Thubron muses about this border river; “I stare out on a leaden sea, remembering others of the earth’s great rivers that carry no such tensions; the Nile, the Yangtse, the Ganges, the Amazon, the Indus. However threatened, they flow like lifeblood through their nation’s heart. Only the Amur divides.”

Memory seems to falter throughout Thubron’s Far East. He encounters Mongolians who have lost touch with their history obliterated by decades of Communist teaching which gave it no mind. Half of Siberia seems to have been the place of an historic massacre, the site now overgrown with weeds. Among the Ulchi people he hears of elders trying to revive a long lost ceremony of warriors securing the courage and strength of a bear by chaining one then shooting it with a bow and arrow. A young man misunderstands and shoots it with an Ak-47. It is a very Thubron story.

Among the Russians

Thubron is at his best among the Russians. He likes their stoicism and is appalled at the brutality of their history. He is moved by their dreams of themselves. Last year at a virtual Auckland Writers Festival he told moderator Paula Morris that the future of travel writing lay in exploring not just a place’s present but how it collides with the stories people tell themselves about their lives. His Siberia is just that.

The Amur was meant to be Russia’s version of the America’s West; its “artery to the Pacific”. Explorers and settlers came looking for excitement, glory and wealth. Instead, they found an expanse of hardship, mosquitoes and cold. They forged a stubborn Siberian identity and disdain for authority but now people spend their time complaining about being abandoned by Putin, or the Chinese. Thubron visits Nikolaevsk, conceived as a massive trading port at the mouth of the Amur, but the waterways turned out to be hazardous, ships were few and the town’s buildings seem sad and ruined.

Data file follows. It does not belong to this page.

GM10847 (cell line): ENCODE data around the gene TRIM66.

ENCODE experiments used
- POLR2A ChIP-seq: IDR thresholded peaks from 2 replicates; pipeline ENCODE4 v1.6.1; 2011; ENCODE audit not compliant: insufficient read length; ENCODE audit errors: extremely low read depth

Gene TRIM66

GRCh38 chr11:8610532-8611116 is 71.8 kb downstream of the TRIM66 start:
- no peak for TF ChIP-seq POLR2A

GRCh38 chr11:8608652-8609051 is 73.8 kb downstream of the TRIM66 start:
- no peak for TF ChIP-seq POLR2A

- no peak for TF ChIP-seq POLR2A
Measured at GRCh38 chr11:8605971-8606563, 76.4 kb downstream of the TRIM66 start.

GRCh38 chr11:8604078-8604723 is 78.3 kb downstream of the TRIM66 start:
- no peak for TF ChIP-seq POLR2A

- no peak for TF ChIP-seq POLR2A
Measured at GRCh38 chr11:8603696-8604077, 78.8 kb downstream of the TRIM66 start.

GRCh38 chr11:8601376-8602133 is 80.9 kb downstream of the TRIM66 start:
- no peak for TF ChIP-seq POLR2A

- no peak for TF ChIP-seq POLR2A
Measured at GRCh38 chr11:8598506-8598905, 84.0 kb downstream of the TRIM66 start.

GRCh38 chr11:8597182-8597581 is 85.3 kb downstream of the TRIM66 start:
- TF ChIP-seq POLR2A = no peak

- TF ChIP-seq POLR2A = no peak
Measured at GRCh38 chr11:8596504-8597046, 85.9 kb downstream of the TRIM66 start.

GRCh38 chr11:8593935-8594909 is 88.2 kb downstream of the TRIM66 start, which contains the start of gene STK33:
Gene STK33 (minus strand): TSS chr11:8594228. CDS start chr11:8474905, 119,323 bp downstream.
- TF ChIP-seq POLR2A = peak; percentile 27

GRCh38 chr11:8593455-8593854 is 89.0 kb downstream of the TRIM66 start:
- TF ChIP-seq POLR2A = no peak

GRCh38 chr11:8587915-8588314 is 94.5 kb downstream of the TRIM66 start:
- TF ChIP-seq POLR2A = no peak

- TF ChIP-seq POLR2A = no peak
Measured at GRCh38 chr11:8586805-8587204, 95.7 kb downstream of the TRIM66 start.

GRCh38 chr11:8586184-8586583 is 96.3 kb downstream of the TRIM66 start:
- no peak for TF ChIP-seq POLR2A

Thubron’s subject matches his writing. It has always been lyrical; every noun is rewarded with an adjective. Readers and critics have pointed out his tone of elegy. Here his eye always seems to settle on Siberia’s down-at-heel villages, an abandoned monastery, a crumbling main street and cheerless town squares.

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Photo: Penguin Books

If this all seems rather grim, somehow it isn’t. Thubron has a lightness of touch and he always befriends extraordinary characters. Or, perhaps he muses at one point, maybe they are befriending an old man. He is patient in teasing out their story. There is Gleb, the Russian wide-boy fallen on hard times, who takes Thubron on a tour of his rusting ventures and then tries to recruit him to export fake Chinese antiques to London. Or Alexander his fisherman guide who is good Alexander in the wild and bad Alexander after a few drinks.

What is remarkable, though, is that this journey is being undertaken by a man of nearly 80. Thubron has often kept himself somewhat hidden in his books, though his character is revealed in his style and conversations. In a previous adventure, To a Mountain in Tibet, he revealed his grief at his mother’s death. And here, he shows glimpses of his bewilderment at ageing. Nearing the Chinese border, he is so tired that the languages of Russian and Mandarin merge in a kind of dementia, he says, until he is unsure what he is saying anymore. Later, in a bar to find a guide to take him on his final stages, he catches sight of himself in the mirror and sees himself as his Russian acquaintances might - a stubborn old pensioner from far away. “In a hotel mirror, I have seen with surprise an old man in his eightieth year, then forgotten him.”

It adds a hint of sadness that this could be Thubron’s last great journey. One hopes not. If it is, it is a remarkable odyssey.

 The Amur River; Between Russia and China by Colin Thubron is published by Penguin.